According to the USDA, applied fire retardant “reduces wildfire intensity and rate of spread, decreasing risks to firefighters, enabling them to construct firelines safely. In many situations, the use of retardant in concert with firefighters on the ground allows the Forest Service to safely meet its responsibilities to protect landscapes, resources, and people.”
In its response to the suit, the Forest Service stated that it cannot fight fires using aerial retardant while guaranteeing that no retardant will be dropped in any water.
According to the Forest Service, such instances of the aerial retardant dropping into water was less than 1% of all drops from 2012 to 2019.
The Forest Service wrote that it “has commenced the process to obtain Clean Water Act permits that will authorize the discharge of aerial fire retardant into waters, including entering a Federal Facilities Compliance Agreement with the United States Environmental Protection Agency (“EPA”).”
However, it anticipates that it may take two to three years to complete the permit process.
“Consequently, the Forest Service anticipates that it will have to discharge fire retardant to waters in limited circumstances until 2025 without a permit,” the agency says.
Though a number of California communities and agriculture and timber interest groups have filed petitions to intervene in the case, no Wyoming counties, municipalities or interest groups have filed petitions.
Novotny, who serves as president of the Wyoming County Commissioners Association, said all 23 counties in Wyoming are monitoring the lawsuit.
“Our hope is that this gets dismissed, but if that's not the case, we'll look at having potential involvement,” Novotny said. “Johnson County will certainly put pressure on Gov. (Mark) Gordon and his office to intervene on behalf of the state of Wyoming.”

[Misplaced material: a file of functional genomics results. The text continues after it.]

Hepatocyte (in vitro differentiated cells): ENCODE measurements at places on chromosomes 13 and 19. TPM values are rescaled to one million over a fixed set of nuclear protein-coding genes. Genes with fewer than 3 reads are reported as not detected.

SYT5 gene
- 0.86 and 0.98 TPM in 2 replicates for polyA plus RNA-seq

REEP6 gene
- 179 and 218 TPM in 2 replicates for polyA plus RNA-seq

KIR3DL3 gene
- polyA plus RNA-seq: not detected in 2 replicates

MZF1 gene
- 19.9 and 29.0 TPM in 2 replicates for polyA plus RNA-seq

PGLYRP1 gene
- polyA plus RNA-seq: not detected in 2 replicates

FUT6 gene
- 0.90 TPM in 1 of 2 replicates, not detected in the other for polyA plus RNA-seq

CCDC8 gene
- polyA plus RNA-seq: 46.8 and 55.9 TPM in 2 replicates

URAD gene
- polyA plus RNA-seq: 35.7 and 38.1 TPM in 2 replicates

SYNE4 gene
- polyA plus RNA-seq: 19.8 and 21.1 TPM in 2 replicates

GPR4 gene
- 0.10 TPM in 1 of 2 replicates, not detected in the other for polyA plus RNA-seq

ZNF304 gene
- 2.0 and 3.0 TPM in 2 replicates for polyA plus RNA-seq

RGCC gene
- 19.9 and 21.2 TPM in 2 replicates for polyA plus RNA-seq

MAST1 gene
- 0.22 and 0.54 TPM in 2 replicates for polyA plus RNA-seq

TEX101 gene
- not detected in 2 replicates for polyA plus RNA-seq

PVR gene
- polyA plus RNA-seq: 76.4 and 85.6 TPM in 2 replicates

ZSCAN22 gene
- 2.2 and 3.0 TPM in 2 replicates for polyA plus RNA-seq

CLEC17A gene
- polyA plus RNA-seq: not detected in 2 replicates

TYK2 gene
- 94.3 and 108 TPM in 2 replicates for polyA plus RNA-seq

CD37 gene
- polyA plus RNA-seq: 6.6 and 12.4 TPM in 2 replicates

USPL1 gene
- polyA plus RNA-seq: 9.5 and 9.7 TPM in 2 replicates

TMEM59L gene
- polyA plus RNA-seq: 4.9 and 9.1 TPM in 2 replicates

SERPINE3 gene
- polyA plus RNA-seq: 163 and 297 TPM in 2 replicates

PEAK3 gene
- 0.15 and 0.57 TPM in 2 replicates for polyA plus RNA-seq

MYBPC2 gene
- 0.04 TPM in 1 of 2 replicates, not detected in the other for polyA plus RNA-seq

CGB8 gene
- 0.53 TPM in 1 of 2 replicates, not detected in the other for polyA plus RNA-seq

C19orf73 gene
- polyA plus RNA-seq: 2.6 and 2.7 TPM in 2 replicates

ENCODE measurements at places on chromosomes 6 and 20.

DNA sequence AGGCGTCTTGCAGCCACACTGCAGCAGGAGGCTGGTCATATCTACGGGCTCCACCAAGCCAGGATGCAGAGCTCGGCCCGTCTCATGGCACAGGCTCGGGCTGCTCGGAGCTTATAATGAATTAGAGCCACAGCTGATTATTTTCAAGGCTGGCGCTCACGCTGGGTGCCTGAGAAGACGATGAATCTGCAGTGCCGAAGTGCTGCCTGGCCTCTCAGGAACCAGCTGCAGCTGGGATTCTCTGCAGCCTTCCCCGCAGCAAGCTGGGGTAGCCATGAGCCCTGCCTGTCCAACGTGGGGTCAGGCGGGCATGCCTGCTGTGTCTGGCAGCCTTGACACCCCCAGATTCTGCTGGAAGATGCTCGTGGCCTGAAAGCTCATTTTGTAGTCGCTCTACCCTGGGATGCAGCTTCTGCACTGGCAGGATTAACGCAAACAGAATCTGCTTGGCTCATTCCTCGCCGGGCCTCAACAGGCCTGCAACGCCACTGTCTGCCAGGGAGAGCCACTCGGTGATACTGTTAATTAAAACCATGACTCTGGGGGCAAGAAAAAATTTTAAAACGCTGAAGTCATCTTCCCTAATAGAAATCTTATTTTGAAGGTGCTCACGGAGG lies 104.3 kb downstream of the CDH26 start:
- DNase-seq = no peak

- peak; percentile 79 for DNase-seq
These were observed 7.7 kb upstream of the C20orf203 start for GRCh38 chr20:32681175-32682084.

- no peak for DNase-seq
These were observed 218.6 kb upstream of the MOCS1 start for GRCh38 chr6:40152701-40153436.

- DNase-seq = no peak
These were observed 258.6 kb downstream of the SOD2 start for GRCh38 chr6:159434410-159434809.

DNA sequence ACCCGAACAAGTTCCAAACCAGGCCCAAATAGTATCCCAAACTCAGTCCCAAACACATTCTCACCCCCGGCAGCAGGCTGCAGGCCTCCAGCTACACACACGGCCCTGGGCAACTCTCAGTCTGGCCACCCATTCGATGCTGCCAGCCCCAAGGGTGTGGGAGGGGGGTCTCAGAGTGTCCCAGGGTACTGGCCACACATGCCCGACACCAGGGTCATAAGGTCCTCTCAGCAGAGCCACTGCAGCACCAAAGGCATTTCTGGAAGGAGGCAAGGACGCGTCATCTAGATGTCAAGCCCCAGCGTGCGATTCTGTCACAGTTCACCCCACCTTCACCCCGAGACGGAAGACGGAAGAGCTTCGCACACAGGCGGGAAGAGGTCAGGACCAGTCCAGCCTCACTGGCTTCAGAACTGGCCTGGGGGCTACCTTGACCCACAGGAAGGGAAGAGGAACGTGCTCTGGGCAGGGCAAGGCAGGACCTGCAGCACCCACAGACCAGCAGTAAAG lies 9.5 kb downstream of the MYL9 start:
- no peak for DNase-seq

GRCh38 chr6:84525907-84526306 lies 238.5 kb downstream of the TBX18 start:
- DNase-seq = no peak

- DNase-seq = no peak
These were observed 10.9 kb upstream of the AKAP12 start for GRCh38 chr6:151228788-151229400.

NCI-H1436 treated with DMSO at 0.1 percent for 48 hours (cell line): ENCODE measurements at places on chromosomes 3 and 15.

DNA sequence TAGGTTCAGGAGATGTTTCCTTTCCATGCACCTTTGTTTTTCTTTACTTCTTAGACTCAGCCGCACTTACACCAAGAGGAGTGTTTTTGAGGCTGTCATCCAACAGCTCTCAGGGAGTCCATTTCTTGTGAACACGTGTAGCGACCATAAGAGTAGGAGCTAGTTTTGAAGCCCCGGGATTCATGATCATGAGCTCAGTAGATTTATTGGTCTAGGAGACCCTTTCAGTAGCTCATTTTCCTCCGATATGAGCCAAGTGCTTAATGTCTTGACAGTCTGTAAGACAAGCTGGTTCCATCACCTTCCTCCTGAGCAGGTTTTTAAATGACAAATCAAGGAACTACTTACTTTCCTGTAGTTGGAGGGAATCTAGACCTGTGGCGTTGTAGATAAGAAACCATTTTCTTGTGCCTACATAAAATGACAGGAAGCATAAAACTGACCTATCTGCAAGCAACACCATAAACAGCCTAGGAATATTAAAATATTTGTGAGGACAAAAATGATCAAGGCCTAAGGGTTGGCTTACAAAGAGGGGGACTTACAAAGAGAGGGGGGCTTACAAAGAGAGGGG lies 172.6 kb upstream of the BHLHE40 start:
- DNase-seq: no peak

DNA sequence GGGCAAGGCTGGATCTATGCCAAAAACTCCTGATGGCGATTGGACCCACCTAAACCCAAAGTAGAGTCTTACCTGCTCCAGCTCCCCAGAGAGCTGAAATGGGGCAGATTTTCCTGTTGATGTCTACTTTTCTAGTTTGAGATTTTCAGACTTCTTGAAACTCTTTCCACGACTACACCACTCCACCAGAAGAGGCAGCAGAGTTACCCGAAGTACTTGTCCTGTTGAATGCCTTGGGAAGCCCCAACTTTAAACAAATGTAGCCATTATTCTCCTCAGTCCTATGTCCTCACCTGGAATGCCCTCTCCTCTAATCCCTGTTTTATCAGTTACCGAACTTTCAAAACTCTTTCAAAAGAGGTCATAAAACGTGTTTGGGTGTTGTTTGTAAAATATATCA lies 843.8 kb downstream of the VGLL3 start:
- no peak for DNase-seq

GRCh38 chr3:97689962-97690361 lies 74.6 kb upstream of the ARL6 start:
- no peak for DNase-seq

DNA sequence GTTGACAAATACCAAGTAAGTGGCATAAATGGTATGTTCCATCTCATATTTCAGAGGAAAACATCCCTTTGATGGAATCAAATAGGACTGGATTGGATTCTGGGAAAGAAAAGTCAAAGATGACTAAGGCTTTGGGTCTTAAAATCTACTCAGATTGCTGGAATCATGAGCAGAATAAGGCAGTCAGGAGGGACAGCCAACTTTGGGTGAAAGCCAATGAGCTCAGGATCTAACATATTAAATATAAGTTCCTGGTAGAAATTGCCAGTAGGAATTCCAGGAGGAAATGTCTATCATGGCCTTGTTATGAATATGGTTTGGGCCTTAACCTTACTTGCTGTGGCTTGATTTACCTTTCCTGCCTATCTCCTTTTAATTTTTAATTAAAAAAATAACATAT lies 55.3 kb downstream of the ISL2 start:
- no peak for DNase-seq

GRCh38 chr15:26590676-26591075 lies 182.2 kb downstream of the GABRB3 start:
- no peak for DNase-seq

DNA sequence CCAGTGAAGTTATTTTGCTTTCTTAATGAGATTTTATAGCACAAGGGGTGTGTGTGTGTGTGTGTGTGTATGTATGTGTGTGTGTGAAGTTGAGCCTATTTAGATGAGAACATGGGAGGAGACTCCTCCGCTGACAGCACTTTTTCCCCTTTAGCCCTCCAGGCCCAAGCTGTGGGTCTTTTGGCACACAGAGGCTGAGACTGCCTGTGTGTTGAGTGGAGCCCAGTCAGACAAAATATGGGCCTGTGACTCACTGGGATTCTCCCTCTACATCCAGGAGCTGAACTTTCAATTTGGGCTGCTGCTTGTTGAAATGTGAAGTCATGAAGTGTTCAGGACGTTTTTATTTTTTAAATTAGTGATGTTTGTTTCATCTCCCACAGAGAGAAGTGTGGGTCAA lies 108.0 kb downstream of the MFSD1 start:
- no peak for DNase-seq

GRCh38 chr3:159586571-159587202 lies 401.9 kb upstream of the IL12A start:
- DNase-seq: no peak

Meanwhile, in the U.S. Senate, Wyoming Republican Sen. Cynthia Lummis has introduced the Forest Protection and Wildland Firefighter Safety Act of 2023 in response to the lawsuit.
If passed, the act would make it clear that the Forest Service doesn't need to seek a permit to drop retardant on fires.
“Radical environmental activists have no idea how dangerous it would be to take away the ability to use fire retardant during a wildfire,” Lummis said in a prepared statement shortly after introducing the legislation. “Wildland firefighters in Wyoming and throughout the West need to be able to use every tool available to them in order to control wildfires.”
Sens. Mike Crapo (R-Idaho), Jim Risch (R-Idaho), Steve Daines (R-Mont.) and Dan Sullivan (R-Alaska) joined Lummis as the bill's co-sponsors. Lummis is the sole Wyoming sponsor of the bill, which is currently awaiting a hearing before the Senate Environment and Public Works Committee.
In the same statement following the bill's release, United Aerial Firefighters Association President John Gould noted the association's "increasing concern” with the lawsuit.
“Fire retardant is a proven, essential tool in assisting wildland firefighters in their fight to contain, control and defeat wildfire,” Gould said. “As this lawsuit continues, with the potential to run into its second year, UAFA strongly supports Senator Lummis' legislation (...) which allows the federal, states and tribal governments to continue the use of aerially applied fire retardants.”
This story was published on April 6, 2023.